Ambiance Up, Music Down

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I like immersion in games. In World of Warcraft, you were allowed to adjust audio sliders for music, ambiance, and combat/interface sounds. One of my favorite things to do would be to slide everything down except for the sounds of my character and the ambient sounds of the game world. It made the game feel much more satisfying as an emulation of reality (ignoring the fact that WoW’s art style is heavily stylized on purpose). There were wondrous environments to explore there, aided by the sounds of crickets, birds, tumbling wood, sand storms, or rainfall. One of my favorite parts of this was how it gave the game more emotion by removing noise, instead of adding it.

Life is often silent, and I can remember many occasions being alone in some thick forest, casting out the reel of my fishing line, and just listening to the hum of the developer’s vision. It’s art unlike any other. I think I could appreciate it in a big way because I also liked camping, hiking, and exploring. The game allowed you to experience that sense of exploration; most importantly, it still let a feeling of wonder fall on you, as though you were exploring it yourself.

There’s something to be said about the desire to make games more life-like. By making a playable environment with elements of reality, you’re essentially removing the physical or mental work that goes along with attaining those experiences while still providing the feelings of being there. Some games succeed at this more than others, usually with role-playing games capping the top of the list. Other times, fans have modified games that already contain elements of exploration in order to make the visual experience more pleasurable for the user.

Below are two such examples of fan-made realism (click the images for larger pictures). The left picture is from the Grand Theft Auto 4 (GTA4) realism mod (link). The picture on the right is for a realistic Minecraft mod (link).

GTA4 Realism Mod   Minecraft Realism Mod

These games, and others that try to further immerse the player, are quite different in their original intents. GTA4 is a triple-A title about a man involved in gangs, violence, and money in a fictional city based on New York. Minecraft is an indie-made pseudo-dungeon crawler about gathering resources and building up your environment. Both of these games excel in turning the environment into a living world where the user is able to connect with people, places, and emotions.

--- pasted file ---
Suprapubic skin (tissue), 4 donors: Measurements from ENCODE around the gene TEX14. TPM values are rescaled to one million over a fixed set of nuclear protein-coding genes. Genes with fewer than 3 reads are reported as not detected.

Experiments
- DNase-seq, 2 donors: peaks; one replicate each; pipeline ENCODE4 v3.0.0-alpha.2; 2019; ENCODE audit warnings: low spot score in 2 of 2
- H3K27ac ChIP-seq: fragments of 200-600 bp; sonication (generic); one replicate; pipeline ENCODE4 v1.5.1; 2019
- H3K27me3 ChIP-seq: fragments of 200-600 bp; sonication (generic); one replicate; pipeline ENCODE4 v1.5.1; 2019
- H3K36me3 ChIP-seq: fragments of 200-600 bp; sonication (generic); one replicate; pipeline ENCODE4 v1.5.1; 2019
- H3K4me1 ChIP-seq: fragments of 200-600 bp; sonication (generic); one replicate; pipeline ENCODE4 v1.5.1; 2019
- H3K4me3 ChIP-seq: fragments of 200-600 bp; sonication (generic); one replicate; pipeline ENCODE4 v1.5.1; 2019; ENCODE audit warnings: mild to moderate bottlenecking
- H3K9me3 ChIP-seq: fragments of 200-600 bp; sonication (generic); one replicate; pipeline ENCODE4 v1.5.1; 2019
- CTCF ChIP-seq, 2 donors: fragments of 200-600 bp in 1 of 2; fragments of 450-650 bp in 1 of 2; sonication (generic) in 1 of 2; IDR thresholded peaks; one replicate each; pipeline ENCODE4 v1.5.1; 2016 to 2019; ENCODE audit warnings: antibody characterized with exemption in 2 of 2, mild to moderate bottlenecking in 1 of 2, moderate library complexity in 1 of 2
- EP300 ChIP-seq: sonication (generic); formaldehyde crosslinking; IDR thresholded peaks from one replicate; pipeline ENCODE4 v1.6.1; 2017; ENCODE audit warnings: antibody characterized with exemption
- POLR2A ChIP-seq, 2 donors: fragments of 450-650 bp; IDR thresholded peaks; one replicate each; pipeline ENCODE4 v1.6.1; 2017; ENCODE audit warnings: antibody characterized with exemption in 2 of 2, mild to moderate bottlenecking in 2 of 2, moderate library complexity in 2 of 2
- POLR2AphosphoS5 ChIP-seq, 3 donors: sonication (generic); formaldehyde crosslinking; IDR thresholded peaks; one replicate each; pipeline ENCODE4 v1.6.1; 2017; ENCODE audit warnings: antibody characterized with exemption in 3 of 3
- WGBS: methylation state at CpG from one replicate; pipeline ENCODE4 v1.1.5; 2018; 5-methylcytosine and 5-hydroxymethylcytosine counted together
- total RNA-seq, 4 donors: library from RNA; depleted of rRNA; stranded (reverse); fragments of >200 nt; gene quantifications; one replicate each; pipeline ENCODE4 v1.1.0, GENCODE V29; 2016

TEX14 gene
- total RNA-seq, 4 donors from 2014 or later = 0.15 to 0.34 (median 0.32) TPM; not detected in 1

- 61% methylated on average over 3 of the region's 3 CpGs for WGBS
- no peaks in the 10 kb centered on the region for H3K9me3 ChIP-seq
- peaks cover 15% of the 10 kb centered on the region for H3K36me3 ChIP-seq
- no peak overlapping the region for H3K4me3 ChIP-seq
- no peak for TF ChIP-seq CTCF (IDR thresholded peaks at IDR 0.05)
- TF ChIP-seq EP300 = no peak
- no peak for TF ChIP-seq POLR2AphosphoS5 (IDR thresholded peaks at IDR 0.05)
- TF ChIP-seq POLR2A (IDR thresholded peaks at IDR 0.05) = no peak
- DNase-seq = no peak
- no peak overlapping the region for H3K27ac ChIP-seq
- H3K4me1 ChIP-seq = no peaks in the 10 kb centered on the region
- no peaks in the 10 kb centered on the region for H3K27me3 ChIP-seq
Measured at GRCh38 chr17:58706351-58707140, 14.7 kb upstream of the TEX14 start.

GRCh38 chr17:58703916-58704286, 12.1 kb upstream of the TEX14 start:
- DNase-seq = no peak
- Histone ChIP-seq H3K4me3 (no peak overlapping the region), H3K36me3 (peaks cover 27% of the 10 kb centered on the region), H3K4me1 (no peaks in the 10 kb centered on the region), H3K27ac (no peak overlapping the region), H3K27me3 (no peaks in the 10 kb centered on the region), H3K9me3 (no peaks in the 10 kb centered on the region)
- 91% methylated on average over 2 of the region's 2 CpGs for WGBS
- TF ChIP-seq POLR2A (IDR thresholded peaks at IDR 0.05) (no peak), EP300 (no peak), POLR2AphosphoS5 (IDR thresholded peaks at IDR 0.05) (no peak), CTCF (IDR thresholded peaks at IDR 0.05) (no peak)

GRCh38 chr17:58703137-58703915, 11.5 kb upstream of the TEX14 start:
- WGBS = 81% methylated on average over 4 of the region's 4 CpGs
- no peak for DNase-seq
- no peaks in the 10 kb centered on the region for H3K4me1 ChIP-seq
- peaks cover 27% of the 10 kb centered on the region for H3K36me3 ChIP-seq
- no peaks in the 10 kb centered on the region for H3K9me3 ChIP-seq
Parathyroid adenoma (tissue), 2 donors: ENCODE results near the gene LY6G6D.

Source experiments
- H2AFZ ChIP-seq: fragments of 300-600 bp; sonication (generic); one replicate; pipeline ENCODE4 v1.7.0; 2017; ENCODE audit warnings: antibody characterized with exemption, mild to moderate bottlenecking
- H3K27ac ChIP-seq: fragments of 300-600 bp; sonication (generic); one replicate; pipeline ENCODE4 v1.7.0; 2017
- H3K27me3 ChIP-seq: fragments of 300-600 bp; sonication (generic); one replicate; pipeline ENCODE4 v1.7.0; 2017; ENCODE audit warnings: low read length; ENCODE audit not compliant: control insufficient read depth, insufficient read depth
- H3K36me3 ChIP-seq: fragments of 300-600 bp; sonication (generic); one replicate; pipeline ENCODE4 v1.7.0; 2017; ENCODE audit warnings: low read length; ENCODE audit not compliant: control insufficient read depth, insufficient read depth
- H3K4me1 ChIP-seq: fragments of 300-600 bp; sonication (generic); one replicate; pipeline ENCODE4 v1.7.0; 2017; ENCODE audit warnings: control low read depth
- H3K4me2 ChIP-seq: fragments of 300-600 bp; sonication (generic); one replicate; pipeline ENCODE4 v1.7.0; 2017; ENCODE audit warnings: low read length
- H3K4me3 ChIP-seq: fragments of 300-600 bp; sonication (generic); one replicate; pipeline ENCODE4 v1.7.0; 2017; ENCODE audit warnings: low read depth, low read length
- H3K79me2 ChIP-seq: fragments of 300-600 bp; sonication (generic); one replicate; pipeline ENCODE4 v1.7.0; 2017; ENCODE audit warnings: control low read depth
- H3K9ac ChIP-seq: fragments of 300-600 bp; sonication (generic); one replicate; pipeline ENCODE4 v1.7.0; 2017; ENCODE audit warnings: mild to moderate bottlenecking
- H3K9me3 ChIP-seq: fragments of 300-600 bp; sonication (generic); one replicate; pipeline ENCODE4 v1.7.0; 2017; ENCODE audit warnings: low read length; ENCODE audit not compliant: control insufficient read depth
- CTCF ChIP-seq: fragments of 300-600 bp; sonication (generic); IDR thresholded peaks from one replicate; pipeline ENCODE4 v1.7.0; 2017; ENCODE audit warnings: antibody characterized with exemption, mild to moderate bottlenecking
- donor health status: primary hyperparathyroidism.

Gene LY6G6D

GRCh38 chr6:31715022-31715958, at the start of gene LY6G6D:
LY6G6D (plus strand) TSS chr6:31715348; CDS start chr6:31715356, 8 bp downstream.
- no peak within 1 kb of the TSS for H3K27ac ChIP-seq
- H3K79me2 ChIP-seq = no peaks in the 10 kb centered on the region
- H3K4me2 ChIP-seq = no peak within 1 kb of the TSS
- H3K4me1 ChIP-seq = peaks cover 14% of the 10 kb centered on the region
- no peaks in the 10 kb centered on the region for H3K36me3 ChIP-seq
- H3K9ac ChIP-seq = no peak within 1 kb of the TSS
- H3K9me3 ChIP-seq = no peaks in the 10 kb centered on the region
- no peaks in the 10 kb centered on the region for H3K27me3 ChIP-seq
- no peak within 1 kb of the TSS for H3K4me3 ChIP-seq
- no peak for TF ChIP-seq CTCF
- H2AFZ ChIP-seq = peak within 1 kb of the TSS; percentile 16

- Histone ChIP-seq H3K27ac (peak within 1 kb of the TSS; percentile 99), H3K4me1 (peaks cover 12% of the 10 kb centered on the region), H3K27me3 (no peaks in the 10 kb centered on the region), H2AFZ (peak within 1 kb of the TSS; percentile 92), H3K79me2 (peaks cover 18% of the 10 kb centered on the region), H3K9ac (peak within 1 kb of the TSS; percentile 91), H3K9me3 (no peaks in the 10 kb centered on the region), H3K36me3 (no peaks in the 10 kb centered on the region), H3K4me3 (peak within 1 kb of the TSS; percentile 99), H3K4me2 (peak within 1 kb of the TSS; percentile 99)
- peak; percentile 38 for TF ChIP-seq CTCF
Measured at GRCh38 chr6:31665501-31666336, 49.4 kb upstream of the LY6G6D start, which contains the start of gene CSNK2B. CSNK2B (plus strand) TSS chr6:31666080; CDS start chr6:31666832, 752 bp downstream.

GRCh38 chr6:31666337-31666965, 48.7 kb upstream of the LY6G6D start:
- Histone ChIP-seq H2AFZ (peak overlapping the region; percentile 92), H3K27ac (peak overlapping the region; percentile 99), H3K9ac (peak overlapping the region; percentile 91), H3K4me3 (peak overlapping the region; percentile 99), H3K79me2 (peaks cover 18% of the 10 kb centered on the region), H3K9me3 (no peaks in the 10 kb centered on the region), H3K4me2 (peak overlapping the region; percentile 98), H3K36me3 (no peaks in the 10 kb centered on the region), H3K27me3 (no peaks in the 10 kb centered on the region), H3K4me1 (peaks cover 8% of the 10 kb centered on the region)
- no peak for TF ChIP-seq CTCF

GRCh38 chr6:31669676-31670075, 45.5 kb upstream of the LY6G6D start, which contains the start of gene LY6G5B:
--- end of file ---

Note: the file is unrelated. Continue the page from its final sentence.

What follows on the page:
Turning up the ambiance isn’t the only way to experience a game in more depth. It just serves as a lesson in that direction. Turning down the music can often even detract (i.e. don’t take the title as law). Trying to connect more closely to a game is something I would suggest to everyone at least once. It’s similar to the way you can get lost in a good novel or start crying during a compelling movie. Yet, it’s so much more experiential due to the medium. Experiencing a world, virtual or otherwise, in a new way is a great way to see life from a different perspective and to reflect on what it is about reality or virtual worlds that truly resonates with you.

Videogames in every aspect of life?

To be honest when I saw this video (http://www.todaysbigthing.com/2011/02/15) I thought it was hilarious that someone could take a videogame quite so literally. But it got me thinking, videogames are useful for practically EVERY type of learning, even outside the classroom.

For example when Eric Klopfer was speaking today about how mobile learning can  be applied to many aspects of biology, it got me thinking about taking these types of games outside the classroom as presented by Jerry Heneghan.

Specifically, it would be beneficial to play games similar to MarioKart (minus the shells) so that beginner students can get a taste of what it feels like to be behind the wheel and truly learn the rules of the road before hand. Would it really be so crazy to offer simulations or games for soon-to-be parents to learn how to properly take care of a new born? Or maybe even use a videogame to teach new athletes the rules and proper formations for certain sports?

With my interest in medicine, I think that the benefits found in learning through videogames may be easily applied to doctor/patient relationships. What if a patient could play a game enacting the surgery they are to undergo? Or play a game like the sims which teaches them how to appropriately practice recovery exercises? The former sounds a bit morbid, but it seems that information is power. Often times when a doctor is explaining a complicated procedure to a patient, it is easy for the patient to become lost in the charts, one dimensional diagrams and stats. In my own experience as a patient, all I could picture in my head when a surgery technique was being explained was the game of Operation. What if patients could be walked through the procedure via a game to see exactly what steps will be taken to help their ailment? Or even further, what if they could compare procedures to see which fits their preferences best (ie, invasive or not)?

Besides, wouldn’t it be great to have a game for EVERYTHING?

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